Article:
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My PIP experience

Madelin Member Posts: 9 Listener
edited May 2018 in PIP, DLA, and AA
I have been through hell and back with PIP and the 'great' DWP  hierarchy!
I have intractable epilepsy and have input from a top world reknown consultant epileptologist who is fantastic.
He wrote to the DWP supporting my case and they completely ignored what he said!
I had a Paramedic one to one assessment and she was more interested in her computer than finding out the facts.
Turned down but appealed which took 6 months minus 2 days to be heard and I was not present as had booked a holiday as expected it to be sorted in that period! Mistakenly!
The whole situation has caused me and my husband a great deal of stress. I  was not believed and that was the worse part.
I am livid even though today i received a letter stating the appeal had been successful.

Why is it that if  you have an un seen disabiity they do not take this into account and accept that it is unpredictable?
I do not live the condition I live life.
I have been in a situation of being made medically retired by the NHs from nursing and was very depressed.  I decided to fight it and work for myself training people about Epilepsy with the support of my husband.
I could sit about feeling sorry for myself but dont and this I feel went against me.

I had a tonic clonic seizure less than a month ago and had severe bruising, broken tooth and was unable to get about for nearly a week- but to DWP that dosent count!

My MP Sir Hugo Swire has been great as has his personal secretary Sue Townsend I thank them for fighting my case.  Epilepsy action have also been fantastic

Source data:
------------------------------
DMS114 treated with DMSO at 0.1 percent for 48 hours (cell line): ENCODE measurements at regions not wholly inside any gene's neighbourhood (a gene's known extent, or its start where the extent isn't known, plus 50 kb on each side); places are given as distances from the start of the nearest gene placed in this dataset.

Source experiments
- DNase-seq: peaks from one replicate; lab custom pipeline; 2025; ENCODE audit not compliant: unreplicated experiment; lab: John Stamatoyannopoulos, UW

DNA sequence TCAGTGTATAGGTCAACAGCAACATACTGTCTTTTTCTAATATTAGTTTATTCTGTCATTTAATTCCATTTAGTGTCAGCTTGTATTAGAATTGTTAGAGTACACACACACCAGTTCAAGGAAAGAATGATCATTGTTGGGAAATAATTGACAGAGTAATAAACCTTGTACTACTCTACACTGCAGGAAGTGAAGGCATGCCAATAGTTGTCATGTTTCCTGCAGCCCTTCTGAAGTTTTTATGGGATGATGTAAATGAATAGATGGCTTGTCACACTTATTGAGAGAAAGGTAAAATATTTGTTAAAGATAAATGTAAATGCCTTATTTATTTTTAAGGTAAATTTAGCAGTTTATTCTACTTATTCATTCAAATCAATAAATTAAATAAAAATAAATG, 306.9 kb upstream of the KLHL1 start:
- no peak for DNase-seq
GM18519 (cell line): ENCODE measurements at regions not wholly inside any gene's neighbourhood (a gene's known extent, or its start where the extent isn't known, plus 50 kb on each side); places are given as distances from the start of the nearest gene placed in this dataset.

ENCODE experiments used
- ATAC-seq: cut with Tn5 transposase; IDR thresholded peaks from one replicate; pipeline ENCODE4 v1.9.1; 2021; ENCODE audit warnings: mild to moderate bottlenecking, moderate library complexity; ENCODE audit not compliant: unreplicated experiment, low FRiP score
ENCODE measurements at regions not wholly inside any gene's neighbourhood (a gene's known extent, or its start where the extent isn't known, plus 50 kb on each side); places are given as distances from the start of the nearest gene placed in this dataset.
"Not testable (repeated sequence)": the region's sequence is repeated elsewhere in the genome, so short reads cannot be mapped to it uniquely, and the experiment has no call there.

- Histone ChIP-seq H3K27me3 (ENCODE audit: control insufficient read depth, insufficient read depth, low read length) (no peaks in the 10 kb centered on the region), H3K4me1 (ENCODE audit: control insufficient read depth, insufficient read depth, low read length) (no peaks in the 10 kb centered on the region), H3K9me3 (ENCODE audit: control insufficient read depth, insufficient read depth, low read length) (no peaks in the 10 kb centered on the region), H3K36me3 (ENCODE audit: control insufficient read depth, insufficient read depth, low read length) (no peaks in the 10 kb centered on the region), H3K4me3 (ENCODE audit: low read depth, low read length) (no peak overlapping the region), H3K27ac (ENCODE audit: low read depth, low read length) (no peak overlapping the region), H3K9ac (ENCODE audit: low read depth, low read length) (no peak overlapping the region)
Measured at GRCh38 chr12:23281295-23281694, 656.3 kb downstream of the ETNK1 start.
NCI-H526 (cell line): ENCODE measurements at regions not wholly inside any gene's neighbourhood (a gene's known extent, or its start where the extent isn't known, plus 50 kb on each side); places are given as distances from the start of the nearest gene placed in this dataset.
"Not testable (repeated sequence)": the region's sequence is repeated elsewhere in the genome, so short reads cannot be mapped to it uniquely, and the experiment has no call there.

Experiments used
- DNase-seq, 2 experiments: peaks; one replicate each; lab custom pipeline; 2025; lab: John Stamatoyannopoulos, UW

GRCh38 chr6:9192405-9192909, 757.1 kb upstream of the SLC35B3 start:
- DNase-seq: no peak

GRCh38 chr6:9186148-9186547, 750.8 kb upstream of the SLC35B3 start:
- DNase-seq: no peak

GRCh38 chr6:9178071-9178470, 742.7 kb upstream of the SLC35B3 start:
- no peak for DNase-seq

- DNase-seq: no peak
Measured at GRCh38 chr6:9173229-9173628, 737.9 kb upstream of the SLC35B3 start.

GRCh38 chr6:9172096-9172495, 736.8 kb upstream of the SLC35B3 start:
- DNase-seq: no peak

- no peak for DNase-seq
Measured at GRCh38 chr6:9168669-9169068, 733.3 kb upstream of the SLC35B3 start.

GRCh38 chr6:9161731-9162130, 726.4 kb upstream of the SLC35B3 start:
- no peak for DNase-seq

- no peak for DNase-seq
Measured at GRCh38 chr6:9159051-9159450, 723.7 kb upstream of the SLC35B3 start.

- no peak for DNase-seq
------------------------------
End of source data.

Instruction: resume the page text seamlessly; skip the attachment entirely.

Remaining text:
• Pippa_Alumni
    Pippa_Alumni Scope alumni Posts: 5,798 Disability Gamechanger
    Hi @madelin, welcome to the community! It's great to have you here.

    Thank you for sharing your story with us- I'm so sorry to hear about what you've been through, and I'm sure many of our community members will be able to empathise with your frustrations. I'm so glad to hear that you've now had the support of your MP and ultimately, a successful outcome. Do get involved with the community, and let us know if we can be of any assistance! 
  • FionaA
    FionaA Member Posts: 15 Connected
    Hi Madeline,

    So empathise with your frustration. My daughter has JME and is 26. We have talked about PIPs but right now she is having enough trouble just getting a GP to take her onto their books after her move out of London. It's ironic but she has literally just phoned and asked if I can go back to the latest GP attempt with her as they needed something or another from her about her treatments but won't take her seriously. This time she even had a letter from the local pharmacist who has been filling her lamotrigine etc private prescriptions which she get from the internet service right now as she has no GP. Things us epilepsy free people don't experience!!!! Good luck and so glad they finally agreed with you though also totally hear your frustration about the holiday clash aaarrgghhh. Hugs to you